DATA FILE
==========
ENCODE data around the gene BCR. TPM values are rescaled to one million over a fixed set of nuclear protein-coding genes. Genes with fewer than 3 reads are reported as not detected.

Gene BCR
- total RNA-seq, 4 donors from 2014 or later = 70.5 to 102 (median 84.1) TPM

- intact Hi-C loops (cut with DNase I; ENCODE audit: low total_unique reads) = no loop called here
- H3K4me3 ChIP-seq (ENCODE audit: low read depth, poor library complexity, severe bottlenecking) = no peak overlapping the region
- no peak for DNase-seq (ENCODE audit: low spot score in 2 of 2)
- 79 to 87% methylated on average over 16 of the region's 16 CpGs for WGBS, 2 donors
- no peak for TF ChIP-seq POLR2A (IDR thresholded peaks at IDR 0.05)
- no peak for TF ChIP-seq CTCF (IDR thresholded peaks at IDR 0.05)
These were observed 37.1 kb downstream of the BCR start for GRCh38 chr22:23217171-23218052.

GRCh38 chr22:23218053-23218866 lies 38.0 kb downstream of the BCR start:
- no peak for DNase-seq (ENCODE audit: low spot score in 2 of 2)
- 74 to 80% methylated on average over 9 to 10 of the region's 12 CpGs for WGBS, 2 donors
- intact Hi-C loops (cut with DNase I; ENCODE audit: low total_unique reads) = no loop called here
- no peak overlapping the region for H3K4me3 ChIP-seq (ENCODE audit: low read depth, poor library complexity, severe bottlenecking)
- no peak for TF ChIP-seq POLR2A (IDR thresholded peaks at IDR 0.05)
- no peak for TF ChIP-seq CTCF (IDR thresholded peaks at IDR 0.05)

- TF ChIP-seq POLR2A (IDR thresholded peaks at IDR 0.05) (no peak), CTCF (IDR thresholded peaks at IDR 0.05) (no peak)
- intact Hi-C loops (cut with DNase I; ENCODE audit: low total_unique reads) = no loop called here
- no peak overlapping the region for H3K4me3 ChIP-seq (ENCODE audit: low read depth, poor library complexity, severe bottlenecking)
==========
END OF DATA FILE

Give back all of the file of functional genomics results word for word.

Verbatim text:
ENCODE data around the gene BCR. TPM values are rescaled to one million over a fixed set of nuclear protein-coding genes. Genes with fewer than 3 reads are reported as not detected.

Gene BCR
- total RNA-seq, 4 donors from 2014 or later = 70.5 to 102 (median 84.1) TPM

- intact Hi-C loops (cut with DNase I; ENCODE audit: low total_unique reads) = no loop called here
- H3K4me3 ChIP-seq (ENCODE audit: low read depth, poor library complexity, severe bottlenecking) = no peak overlapping the region
- no peak for DNase-seq (ENCODE audit: low spot score in 2 of 2)
- 79 to 87% methylated on average over 16 of the region's 16 CpGs for WGBS, 2 donors
- no peak for TF ChIP-seq POLR2A (IDR thresholded peaks at IDR 0.05)
- no peak for TF ChIP-seq CTCF (IDR thresholded peaks at IDR 0.05)
These were observed 37.1 kb downstream of the BCR start for GRCh38 chr22:23217171-23218052.

GRCh38 chr22:23218053-23218866 lies 38.0 kb downstream of the BCR start:
- no peak for DNase-seq (ENCODE audit: low spot score in 2 of 2)
- 74 to 80% methylated on average over 9 to 10 of the region's 12 CpGs for WGBS, 2 donors
- intact Hi-C loops (cut with DNase I; ENCODE audit: low total_unique reads) = no loop called here
- no peak overlapping the region for H3K4me3 ChIP-seq (ENCODE audit: low read depth, poor library complexity, severe bottlenecking)
- no peak for TF ChIP-seq POLR2A (IDR thresholded peaks at IDR 0.05)
- no peak for TF ChIP-seq CTCF (IDR thresholded peaks at IDR 0.05)

- TF ChIP-seq POLR2A (IDR thresholded peaks at IDR 0.05) (no peak), CTCF (IDR thresholded peaks at IDR 0.05) (no peak)
- intact Hi-C loops (cut with DNase I; ENCODE audit: low total_unique reads) = no loop called here
- no peak overlapping the region for H3K4me3 ChIP-seq (ENCODE audit: low read depth, poor library complexity, severe bottlenecking)